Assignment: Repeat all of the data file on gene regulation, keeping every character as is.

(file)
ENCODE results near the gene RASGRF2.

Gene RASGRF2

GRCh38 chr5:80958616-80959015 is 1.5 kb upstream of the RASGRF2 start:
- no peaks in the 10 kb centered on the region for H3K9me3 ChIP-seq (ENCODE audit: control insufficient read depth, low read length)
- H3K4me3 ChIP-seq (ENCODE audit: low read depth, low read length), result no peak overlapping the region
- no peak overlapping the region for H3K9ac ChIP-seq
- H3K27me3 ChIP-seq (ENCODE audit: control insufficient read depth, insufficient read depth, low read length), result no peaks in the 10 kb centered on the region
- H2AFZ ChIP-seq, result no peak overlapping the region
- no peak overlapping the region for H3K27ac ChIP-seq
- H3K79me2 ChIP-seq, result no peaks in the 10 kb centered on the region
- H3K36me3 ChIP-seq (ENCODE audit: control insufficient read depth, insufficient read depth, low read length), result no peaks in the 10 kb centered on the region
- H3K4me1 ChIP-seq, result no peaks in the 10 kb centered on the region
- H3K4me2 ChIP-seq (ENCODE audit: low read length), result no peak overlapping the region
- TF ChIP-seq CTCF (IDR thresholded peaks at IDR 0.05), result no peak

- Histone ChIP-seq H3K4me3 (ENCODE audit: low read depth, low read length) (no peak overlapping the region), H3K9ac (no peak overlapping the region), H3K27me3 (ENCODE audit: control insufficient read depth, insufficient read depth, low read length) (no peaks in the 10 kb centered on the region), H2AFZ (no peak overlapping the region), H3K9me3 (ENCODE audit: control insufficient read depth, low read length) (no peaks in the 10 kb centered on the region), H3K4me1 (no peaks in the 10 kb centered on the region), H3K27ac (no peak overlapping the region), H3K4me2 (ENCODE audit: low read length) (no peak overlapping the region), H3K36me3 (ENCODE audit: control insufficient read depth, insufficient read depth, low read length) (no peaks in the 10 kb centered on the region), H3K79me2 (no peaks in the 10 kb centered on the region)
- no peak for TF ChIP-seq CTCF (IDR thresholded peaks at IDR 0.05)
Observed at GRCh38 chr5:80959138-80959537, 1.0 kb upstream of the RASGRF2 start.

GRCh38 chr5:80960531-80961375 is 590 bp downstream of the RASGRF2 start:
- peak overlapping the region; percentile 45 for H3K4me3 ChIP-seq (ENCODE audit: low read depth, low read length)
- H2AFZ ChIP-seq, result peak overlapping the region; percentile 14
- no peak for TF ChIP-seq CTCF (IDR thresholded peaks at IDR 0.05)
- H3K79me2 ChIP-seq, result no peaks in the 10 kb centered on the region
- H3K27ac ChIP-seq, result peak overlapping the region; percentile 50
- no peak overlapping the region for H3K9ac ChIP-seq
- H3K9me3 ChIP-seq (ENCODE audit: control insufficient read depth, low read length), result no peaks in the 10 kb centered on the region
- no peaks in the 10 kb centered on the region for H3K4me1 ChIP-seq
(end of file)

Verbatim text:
ENCODE results near the gene RASGRF2.

Gene RASGRF2

GRCh38 chr5:80958616-80959015 is 1.5 kb upstream of the RASGRF2 start:
- no peaks in the 10 kb centered on the region for H3K9me3 ChIP-seq (ENCODE audit: control insufficient read depth, low read length)
- H3K4me3 ChIP-seq (ENCODE audit: low read depth, low read length), result no peak overlapping the region
- no peak overlapping the region for H3K9ac ChIP-seq
- H3K27me3 ChIP-seq (ENCODE audit: control insufficient read depth, insufficient read depth, low read length), result no peaks in the 10 kb centered on the region
- H2AFZ ChIP-seq, result no peak overlapping the region
- no peak overlapping the region for H3K27ac ChIP-seq
- H3K79me2 ChIP-seq, result no peaks in the 10 kb centered on the region
- H3K36me3 ChIP-seq (ENCODE audit: control insufficient read depth, insufficient read depth, low read length), result no peaks in the 10 kb centered on the region
- H3K4me1 ChIP-seq, result no peaks in the 10 kb centered on the region
- H3K4me2 ChIP-seq (ENCODE audit: low read length), result no peak overlapping the region
- TF ChIP-seq CTCF (IDR thresholded peaks at IDR 0.05), result no peak

- Histone ChIP-seq H3K4me3 (ENCODE audit: low read depth, low read length) (no peak overlapping the region), H3K9ac (no peak overlapping the region), H3K27me3 (ENCODE audit: control insufficient read depth, insufficient read depth, low read length) (no peaks in the 10 kb centered on the region), H2AFZ (no peak overlapping the region), H3K9me3 (ENCODE audit: control insufficient read depth, low read length) (no peaks in the 10 kb centered on the region), H3K4me1 (no peaks in the 10 kb centered on the region), H3K27ac (no peak overlapping the region), H3K4me2 (ENCODE audit: low read length) (no peak overlapping the region), H3K36me3 (ENCODE audit: control insufficient read depth, insufficient read depth, low read length) (no peaks in the 10 kb centered on the region), H3K79me2 (no peaks in the 10 kb centered on the region)
- no peak for TF ChIP-seq CTCF (IDR thresholded peaks at IDR 0.05)
Observed at GRCh38 chr5:80959138-80959537, 1.0 kb upstream of the RASGRF2 start.

GRCh38 chr5:80960531-80961375 is 590 bp downstream of the RASGRF2 start:
- peak overlapping the region; percentile 45 for H3K4me3 ChIP-seq (ENCODE audit: low read depth, low read length)
- H2AFZ ChIP-seq, result peak overlapping the region; percentile 14
- no peak for TF ChIP-seq CTCF (IDR thresholded peaks at IDR 0.05)
- H3K79me2 ChIP-seq, result no peaks in the 10 kb centered on the region
- H3K27ac ChIP-seq, result peak overlapping the region; percentile 50
- no peak overlapping the region for H3K9ac ChIP-seq
- H3K9me3 ChIP-seq (ENCODE audit: control insufficient read depth, low read length), result no peaks in the 10 kb centered on the region
- no peaks in the 10 kb centered on the region for H3K4me1 ChIP-seq